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Magyar Zsidó Szemle

(Hungarian Jewish Review), the foremost Jewish studies periodical in the Hungarian language. Magyar Zsidó Szemle, which was published in 65 volumes between 1884 and 1948, was founded at the initiative of József Simon, a key communal leader of Hungarian Jewry, against the background of the Tiszaeszlár blood libel. In autumn 1883, Simon urged the staff of the newly founded Budapest Rabbinical Seminary to publish a Hungarian-language Jewish studies periodical. Vilmos (Wilhelm) Bacher and József Bánóczi, two young scholars, undertook the editorship; the first volume of about 700 pages appeared in 1884.

The journal’s aims were to encourage publication of Jewish studies in the national vernacular; to disseminate Jewish studies from other countries to the Jewish audience in the Magyar language; to provide reliable information to the non-Jewish public about Judaism and Jews, correcting misconceptions; and to report on Magyar and Jewish connections. Outstanding younger scholars, including Ignác Goldziher, Alexander Kohut, David Kaufmann, Immánuel Löw, and Henrik Marczali, contributed to the high quality of the first annuals. The periodical was not strictly devoted to original scholarship in Jewish studies; it also had several other sections: reviews mainly of Jewish studies published outside Hungary; reports on world Jewry; Jewish society in Hungary; and contemporary and historical documents related to Hungarian Jewry.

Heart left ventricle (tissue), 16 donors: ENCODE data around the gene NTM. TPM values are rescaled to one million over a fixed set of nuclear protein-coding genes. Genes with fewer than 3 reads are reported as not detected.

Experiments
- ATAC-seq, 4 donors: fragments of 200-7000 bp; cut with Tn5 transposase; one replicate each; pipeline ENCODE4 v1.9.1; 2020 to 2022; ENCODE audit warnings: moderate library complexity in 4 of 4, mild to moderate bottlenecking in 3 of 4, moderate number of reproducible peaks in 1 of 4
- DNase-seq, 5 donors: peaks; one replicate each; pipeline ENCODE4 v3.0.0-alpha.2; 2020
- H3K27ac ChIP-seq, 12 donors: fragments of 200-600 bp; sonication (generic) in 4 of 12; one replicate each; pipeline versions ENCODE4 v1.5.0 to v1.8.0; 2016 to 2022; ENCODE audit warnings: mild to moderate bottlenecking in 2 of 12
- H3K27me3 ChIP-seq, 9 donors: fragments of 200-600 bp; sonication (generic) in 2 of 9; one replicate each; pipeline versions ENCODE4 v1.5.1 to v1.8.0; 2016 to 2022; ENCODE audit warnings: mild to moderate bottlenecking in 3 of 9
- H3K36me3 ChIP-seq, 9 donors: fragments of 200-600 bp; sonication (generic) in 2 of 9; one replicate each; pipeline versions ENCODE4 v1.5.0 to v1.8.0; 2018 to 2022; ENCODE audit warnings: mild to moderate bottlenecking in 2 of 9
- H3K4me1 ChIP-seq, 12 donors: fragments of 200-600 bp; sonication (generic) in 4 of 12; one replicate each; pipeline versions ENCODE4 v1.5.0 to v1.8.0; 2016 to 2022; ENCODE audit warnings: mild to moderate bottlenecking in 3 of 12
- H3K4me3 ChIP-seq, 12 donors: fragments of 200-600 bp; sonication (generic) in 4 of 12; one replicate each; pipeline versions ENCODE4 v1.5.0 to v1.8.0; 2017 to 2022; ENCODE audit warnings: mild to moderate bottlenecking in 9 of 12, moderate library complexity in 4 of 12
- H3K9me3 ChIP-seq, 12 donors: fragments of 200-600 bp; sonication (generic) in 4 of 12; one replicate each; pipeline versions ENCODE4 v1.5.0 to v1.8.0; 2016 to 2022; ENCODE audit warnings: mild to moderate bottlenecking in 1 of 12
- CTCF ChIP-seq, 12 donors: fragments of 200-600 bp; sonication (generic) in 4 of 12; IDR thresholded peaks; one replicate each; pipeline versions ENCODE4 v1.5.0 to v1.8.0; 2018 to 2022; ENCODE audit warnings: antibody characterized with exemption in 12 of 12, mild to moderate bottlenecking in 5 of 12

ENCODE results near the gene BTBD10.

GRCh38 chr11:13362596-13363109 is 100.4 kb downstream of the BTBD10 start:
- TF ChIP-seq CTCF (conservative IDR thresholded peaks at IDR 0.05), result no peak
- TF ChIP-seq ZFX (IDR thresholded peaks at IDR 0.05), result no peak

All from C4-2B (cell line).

In 1891, Lajos (Aryeh) Blau and Ferenc Mezey took over the editing, the latter conducting a publicity campaign for the recognition of Judaism as a received religion. Mezey left the paper in 1896 when this aim was achieved, and under the sole editorship of Blau the periodical became purely scholarly. While the Magyar language of the review tended to isolate Hungarian Jewish studies, Blau also introduced in 1911 what was at the time the first scholarly journal in Hebrew, Ha-Tsofeh, which was published until 1932. Simon Hevesi joined Blau in 1923; later others joined before Blau retired in 1931. The journal became an official organ of the Rabbinical Seminary from 1927 on, and Jabneh, a section on rabbinical homiletics, was added, as well as Ha-Soker, a Hebrew supplement, in 1933. Magyar Zsidó Szemle continued to be published until 1942; it was revived in 1945, with a final, sixty-fifth volume appearing in 1948 edited by István Hahn and Sándor (Alexander) Scheiber.

Suggested Reading

Sándor Scheiber, “Az ötvenéves Magyar Zsidó Szemle jubileumára,” Magyar Zsidó Szemle 50 (1934): 3–12.